This is the first study to examine the relationship between cancer-related trauma outcomes and QOL. Our results show that PTSD symptoms and PTG help to explain the relationship between specific antecedents and QOL. Although there is an absence of comparable studies in cancer survivors, studies of war veterans have similarly found PTSD to mediate the relationship between antecedents and QOL (Magruder et al., 2004
; Schnurr, Hayes, Lunney, McFall, & Uddo, 2006
; Zatzick et al., 1997
). Additionally, several studies conducted with cancer survivors found negative relationships between PTSD and QOL (Amir & Ramati, 2002
; Meeske, Ruccione, Globe, & Stuber, 2001
; Okamura, Yamawaki, Akechi, Taniguchi, & Uchitomi, 2005
; Santos, Kozasa, Chauffaille Mde, Colleoni, & Leite, 2006
), yet no such studies were identified in a Medline search of PTG and QOL. The dearth of literature regarding the association between PTG and QOL may be reflective of the more recent development of psychosocial models, as opposed to more traditional medical models that incorporate PTSD as a diagnostic disorder.
The Lazarus & Folkman (1984)
and Taylor and Aspinwall (1996)
theories appear to be a sound foundation to explain the relationships which resulted from the multiple linear regression, in which lower levels of resources (e.g., less social support, negative appraisals) were associated with lower QOL. In addition, the QOL model that we tested () explained a large amount of the variance in well-being (82%), indicating that it includes many key variables and is relevant to NHL survivorship. Similar to Northouse et al. (2002)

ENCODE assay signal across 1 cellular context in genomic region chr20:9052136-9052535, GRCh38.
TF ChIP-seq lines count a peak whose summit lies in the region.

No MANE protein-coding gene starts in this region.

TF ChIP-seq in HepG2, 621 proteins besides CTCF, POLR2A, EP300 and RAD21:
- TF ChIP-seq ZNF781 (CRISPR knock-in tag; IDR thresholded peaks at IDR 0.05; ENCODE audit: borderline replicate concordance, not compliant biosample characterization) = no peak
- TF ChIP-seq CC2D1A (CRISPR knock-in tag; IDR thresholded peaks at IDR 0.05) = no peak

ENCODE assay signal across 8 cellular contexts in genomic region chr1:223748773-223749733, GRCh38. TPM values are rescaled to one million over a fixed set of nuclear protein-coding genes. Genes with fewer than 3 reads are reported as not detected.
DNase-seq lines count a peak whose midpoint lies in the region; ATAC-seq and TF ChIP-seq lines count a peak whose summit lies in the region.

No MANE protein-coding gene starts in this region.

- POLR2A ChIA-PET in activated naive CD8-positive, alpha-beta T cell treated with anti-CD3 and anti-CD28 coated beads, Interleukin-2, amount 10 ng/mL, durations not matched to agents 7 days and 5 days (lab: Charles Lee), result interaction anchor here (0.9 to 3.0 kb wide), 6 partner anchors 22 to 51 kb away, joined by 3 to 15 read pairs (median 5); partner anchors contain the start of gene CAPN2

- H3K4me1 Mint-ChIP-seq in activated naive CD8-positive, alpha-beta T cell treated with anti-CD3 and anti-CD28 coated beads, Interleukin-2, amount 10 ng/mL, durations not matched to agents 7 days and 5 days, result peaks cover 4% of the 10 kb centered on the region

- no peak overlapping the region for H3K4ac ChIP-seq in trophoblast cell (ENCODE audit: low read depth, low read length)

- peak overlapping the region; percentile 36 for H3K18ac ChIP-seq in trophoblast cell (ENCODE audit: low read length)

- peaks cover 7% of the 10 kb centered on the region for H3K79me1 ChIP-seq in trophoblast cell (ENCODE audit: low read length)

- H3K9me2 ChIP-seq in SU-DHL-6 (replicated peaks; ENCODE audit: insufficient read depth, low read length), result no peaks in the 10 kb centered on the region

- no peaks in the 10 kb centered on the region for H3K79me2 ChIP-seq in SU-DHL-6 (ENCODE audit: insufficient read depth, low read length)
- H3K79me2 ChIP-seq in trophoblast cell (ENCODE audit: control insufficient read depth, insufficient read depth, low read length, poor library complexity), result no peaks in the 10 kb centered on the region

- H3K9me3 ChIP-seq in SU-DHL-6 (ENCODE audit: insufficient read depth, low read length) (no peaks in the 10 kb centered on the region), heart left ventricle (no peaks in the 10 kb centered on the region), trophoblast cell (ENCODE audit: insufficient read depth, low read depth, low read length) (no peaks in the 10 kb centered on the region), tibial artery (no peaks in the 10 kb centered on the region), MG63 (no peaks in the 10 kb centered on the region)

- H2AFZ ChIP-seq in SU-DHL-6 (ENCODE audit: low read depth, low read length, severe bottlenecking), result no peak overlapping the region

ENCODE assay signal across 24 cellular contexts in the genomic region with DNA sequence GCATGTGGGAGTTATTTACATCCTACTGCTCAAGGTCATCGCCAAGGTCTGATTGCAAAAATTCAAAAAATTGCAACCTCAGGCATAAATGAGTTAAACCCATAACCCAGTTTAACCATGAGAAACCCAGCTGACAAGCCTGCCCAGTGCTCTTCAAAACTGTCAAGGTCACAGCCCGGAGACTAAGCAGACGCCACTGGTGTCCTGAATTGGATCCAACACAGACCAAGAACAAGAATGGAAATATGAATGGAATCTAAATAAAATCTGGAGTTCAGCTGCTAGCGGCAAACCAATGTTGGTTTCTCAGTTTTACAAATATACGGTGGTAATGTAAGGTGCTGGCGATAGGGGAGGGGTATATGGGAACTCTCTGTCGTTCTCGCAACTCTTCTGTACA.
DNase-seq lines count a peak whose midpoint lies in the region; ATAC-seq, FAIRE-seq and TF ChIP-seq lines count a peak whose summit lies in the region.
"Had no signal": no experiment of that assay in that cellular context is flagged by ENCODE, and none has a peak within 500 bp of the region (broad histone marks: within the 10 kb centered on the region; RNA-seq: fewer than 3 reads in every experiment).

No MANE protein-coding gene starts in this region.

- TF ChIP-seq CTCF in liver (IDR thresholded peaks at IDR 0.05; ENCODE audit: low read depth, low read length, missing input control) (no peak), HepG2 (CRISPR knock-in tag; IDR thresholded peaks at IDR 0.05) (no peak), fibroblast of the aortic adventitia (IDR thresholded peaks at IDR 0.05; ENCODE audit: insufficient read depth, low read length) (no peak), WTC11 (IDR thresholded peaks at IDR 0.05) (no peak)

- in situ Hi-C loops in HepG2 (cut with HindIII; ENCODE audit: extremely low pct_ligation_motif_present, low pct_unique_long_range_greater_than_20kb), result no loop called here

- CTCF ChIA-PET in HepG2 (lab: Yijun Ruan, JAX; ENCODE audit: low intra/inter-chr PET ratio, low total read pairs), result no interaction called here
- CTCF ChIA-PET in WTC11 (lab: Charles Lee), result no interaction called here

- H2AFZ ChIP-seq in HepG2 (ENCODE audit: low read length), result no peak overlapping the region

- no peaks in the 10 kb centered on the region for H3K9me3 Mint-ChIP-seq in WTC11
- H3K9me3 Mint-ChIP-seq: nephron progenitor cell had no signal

, we found that many of the clinical variables (e.g., histology) contributed little or no unique variance in the survivors’ QOL, while social support, appraisals, co-morbidity and PTSD symptoms were important components of the model. Future clinical and research activities need to consider the significant relationship of these variables to survivors’ QOL.
The testing of alternative SEM models describing the pathways between the antecedents, mediators and QOL led to a reduction in the number of paths, thereby enhancing parsimony. It also elucidated the relationship between variables; for example, we found that some had a direct path to QOL, others had an indirect path, and still others had both direct and indirect paths to QOL. It is through understanding and testing for mediation that we can begin to untangle the mechanisms and processes by which the cancer experience affects an individual’s QOL.
As stated by Baron and Kenny (1986)
, mediator variables are those that “speak to how or why such effects occur”, representing processes that could be targeted for intervention. For example, our model suggests that individuals with active disease or of an older age could be targeted for interventions aimed at enhancing PTG, while those without a college degree, more co-morbidity, more recent diagnosis or more employment and insurance issues related to cancer might benefit from treatments to reduce PTSD symptomatology as a means to improving overall QOL. In addition, individuals with less social support could benefit from interventions focused on enhancing PTG and social support, and reducing PTSD symptoms.